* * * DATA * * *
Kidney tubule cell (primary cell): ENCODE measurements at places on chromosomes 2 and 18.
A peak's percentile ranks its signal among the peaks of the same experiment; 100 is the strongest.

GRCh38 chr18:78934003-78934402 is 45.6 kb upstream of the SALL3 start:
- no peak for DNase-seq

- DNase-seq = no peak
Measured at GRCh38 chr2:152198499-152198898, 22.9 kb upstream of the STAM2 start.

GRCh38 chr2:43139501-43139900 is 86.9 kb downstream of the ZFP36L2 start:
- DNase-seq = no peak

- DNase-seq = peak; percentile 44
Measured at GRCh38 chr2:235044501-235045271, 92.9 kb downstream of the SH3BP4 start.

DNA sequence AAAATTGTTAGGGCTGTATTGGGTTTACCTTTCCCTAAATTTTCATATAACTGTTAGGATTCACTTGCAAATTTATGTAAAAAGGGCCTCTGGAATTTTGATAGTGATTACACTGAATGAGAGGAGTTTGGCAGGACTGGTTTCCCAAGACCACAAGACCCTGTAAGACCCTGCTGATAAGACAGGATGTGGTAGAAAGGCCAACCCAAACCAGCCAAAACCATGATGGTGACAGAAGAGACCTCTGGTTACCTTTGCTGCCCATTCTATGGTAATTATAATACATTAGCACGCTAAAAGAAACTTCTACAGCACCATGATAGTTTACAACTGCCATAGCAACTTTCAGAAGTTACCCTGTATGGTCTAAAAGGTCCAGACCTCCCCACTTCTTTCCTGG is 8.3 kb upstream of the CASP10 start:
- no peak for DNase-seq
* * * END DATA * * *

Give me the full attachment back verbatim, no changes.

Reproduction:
Kidney tubule cell (primary cell): ENCODE measurements at places on chromosomes 2 and 18.
A peak's percentile ranks its signal among the peaks of the same experiment; 100 is the strongest.

GRCh38 chr18:78934003-78934402 is 45.6 kb upstream of the SALL3 start:
- no peak for DNase-seq

- DNase-seq = no peak
Measured at GRCh38 chr2:152198499-152198898, 22.9 kb upstream of the STAM2 start.

GRCh38 chr2:43139501-43139900 is 86.9 kb downstream of the ZFP36L2 start:
- DNase-seq = no peak

- DNase-seq = peak; percentile 44
Measured at GRCh38 chr2:235044501-235045271, 92.9 kb downstream of the SH3BP4 start.

DNA sequence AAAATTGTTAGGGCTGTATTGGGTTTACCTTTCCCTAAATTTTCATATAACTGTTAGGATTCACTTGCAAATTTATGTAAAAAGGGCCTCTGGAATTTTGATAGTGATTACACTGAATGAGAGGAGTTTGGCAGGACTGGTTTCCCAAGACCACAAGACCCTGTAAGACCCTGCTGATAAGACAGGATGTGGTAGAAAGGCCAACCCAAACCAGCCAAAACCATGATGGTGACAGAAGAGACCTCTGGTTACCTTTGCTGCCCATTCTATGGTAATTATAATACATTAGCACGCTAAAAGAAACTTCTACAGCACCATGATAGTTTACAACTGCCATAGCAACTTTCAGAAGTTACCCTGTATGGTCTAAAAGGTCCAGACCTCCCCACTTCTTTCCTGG is 8.3 kb upstream of the CASP10 start:
- no peak for DNase-seq